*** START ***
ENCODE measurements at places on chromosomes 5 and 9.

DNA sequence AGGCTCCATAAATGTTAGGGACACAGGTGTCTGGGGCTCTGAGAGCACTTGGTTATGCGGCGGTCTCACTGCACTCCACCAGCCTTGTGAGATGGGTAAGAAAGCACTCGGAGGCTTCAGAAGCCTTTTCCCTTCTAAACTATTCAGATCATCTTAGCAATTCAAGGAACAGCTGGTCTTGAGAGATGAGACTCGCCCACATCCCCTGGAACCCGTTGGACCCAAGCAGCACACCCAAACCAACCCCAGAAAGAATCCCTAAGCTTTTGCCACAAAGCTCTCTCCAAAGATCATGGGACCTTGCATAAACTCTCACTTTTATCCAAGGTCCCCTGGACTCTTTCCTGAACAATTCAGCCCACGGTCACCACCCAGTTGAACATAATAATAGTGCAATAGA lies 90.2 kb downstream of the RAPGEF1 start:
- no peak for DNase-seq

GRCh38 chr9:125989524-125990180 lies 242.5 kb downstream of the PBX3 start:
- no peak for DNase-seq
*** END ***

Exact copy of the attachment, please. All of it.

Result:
ENCODE measurements at places on chromosomes 5 and 9.

DNA sequence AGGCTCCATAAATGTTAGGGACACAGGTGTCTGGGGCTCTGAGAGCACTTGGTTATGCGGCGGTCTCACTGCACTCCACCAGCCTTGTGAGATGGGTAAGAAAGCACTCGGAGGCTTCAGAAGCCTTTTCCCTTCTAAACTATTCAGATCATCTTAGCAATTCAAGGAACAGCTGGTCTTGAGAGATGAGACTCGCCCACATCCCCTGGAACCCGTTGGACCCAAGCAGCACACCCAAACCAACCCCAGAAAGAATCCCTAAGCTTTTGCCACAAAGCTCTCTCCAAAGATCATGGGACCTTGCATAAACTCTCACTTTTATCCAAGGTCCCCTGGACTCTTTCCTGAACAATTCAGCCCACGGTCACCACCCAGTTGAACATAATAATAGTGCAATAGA lies 90.2 kb downstream of the RAPGEF1 start:
- no peak for DNase-seq

GRCh38 chr9:125989524-125990180 lies 242.5 kb downstream of the PBX3 start:
- no peak for DNase-seq